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DIY impedance adapters?
MUFF WIGGLER Forum Index -> Music Tech DIY  
Author DIY impedance adapters?
I'm looking to connect some contact mics to a field recorder and need a pair of impedance adapters so they sound decent. The only problem is the high to low adapters I can find I really don't like, such as the Hosa ones. They stick out way too far when plugged in which then once the mics are also plugged in will be putting quite a bit of stress on the recorder's connectors over time, as well as make the thing almost twice as long as it already is. So I want to try instead building a stereo impedance adapter box which I could then velcro onto the back of my recorder or onto a tripod.

Do I need anything more than just a transformer? I'm guessing a few resistors? Impedance is still one of these things which I get muddled about very quickly, but from what I understand these adapters are just a small transformer wedged into a connector casing. Any tips on what transformer to use (for values or particular models)? I'm guessing the adapters probably use compact custom winds- something small would be good but if I can fit a pair in a small project box thats small enough for me.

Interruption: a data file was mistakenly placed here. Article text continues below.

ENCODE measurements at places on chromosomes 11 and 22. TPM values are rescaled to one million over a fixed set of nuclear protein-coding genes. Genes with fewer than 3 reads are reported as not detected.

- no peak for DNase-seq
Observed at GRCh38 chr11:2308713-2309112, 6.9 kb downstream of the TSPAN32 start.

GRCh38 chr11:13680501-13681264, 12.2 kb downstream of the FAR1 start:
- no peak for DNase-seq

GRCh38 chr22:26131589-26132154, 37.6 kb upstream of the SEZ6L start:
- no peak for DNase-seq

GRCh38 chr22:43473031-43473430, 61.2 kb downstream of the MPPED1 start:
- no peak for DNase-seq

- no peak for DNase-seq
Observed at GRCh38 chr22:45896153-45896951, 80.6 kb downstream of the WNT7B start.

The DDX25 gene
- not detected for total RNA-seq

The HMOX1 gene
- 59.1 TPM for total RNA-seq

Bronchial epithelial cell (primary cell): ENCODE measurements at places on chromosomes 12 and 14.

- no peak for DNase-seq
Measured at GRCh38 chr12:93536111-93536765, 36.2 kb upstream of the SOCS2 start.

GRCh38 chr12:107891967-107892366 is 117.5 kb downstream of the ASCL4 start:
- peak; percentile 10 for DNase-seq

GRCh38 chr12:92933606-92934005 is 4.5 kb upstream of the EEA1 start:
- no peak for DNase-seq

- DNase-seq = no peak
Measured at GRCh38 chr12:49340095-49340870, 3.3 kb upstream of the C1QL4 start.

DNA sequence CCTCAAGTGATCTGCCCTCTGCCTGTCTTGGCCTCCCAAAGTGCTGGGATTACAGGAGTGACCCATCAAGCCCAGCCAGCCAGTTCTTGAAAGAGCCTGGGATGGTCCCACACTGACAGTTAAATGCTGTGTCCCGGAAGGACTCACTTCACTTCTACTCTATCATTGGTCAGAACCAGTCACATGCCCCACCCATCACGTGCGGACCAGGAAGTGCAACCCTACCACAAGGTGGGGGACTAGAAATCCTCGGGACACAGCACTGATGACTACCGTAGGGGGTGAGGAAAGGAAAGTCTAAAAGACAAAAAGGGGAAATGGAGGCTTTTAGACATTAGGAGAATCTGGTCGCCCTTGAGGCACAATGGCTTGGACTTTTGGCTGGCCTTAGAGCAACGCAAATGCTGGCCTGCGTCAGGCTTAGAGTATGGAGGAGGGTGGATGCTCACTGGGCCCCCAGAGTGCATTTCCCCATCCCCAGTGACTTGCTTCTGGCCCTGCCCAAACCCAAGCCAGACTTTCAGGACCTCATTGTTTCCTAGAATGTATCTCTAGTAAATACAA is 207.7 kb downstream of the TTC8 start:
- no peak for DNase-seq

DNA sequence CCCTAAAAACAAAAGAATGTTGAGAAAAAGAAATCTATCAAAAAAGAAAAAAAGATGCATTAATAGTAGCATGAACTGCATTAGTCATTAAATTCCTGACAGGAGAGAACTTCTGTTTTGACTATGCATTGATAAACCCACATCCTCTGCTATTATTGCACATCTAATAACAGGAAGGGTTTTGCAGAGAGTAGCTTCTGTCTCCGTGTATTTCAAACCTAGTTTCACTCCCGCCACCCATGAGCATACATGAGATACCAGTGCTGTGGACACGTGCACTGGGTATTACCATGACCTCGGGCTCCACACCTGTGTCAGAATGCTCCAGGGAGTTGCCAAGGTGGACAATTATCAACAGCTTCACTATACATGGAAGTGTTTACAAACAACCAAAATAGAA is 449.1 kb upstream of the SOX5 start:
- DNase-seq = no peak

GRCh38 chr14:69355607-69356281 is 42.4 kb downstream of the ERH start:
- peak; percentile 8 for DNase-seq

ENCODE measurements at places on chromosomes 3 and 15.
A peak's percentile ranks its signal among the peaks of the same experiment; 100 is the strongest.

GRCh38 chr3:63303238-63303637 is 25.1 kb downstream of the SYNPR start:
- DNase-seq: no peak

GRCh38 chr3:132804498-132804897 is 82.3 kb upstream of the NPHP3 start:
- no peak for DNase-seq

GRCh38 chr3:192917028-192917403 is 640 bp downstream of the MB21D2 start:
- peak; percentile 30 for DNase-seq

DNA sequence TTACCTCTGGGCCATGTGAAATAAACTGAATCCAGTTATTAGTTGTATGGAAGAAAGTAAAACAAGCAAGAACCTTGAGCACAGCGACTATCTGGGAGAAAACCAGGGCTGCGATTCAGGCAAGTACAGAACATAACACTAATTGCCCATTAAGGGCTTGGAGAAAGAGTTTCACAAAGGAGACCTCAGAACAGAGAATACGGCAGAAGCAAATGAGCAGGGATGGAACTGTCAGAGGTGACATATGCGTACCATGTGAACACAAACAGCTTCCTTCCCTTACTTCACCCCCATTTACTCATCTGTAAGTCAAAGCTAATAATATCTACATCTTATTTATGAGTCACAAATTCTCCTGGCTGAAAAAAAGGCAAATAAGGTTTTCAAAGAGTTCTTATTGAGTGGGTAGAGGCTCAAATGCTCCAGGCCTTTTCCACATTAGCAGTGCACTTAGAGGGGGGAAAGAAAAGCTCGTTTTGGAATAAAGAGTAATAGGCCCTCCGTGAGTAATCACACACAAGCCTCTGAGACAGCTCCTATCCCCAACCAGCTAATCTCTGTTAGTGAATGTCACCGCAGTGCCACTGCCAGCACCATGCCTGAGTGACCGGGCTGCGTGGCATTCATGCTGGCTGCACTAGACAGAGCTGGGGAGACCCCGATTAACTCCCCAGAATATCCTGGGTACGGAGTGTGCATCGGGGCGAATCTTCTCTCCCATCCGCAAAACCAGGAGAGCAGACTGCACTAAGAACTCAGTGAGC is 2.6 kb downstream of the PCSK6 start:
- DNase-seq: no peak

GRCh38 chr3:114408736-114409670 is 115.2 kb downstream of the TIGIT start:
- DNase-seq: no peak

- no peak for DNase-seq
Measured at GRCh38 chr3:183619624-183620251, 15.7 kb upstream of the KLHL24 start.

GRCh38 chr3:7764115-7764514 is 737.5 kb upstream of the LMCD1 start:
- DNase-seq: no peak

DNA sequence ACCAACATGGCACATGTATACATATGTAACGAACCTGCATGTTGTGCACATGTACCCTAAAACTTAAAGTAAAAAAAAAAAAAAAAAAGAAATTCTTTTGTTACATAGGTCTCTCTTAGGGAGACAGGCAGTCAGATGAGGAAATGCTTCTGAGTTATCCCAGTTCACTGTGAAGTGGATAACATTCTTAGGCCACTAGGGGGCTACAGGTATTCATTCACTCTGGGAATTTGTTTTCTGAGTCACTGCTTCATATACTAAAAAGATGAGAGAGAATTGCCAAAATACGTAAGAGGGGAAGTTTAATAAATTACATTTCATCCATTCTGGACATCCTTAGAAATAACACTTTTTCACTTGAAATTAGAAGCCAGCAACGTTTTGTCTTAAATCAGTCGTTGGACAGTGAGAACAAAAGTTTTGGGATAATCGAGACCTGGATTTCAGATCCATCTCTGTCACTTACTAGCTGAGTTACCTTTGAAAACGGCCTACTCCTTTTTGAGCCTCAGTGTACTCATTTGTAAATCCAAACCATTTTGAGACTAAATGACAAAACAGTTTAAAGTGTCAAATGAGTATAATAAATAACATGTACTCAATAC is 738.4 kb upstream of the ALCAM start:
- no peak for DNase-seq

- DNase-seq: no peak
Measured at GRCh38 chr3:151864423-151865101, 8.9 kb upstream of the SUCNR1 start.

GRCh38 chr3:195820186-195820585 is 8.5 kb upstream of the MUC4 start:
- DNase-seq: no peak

I'm assuming contact mics means piezos as it usually does. In that case google eg "piezo buffer" for solutions - the usual way of buffering very high impedance sources is to go active, and cheap & simple solution seems to be to use one or a couple of FETs (or a FET input opamp if you're prepared to hack together bipolar power) together with either a 9V battery or phantom power.

Eg. runs on phantom power if your recorder provides it.

It's worth noting that the cable will become a part of the equation, so ideally you'll want to buffer the piezo signal as close to the source as possible. So depending on how far from the recorder you're planning to mount the contact mics, it might make more sense to actually have the buffer box close to the mics and not close to the recorder.
How about a Radial PZ-DI or SB4?
I've looked at the Alex Rice preamp and thought about it. the nice thing with a passive solution is it won't drain my recorder's batteries so quick. I know there are 9v similar circuits too and if I go the active direction I figure I would just spring for something like a Fishman active endpin. I'm also curious if going the passive route makes any difference with the cable length and noise.

The Radial for a stereo pair would sound nice I am sure, but two of them costs more than my field recorder and is more than twice the size I would hope to have my passive box be.
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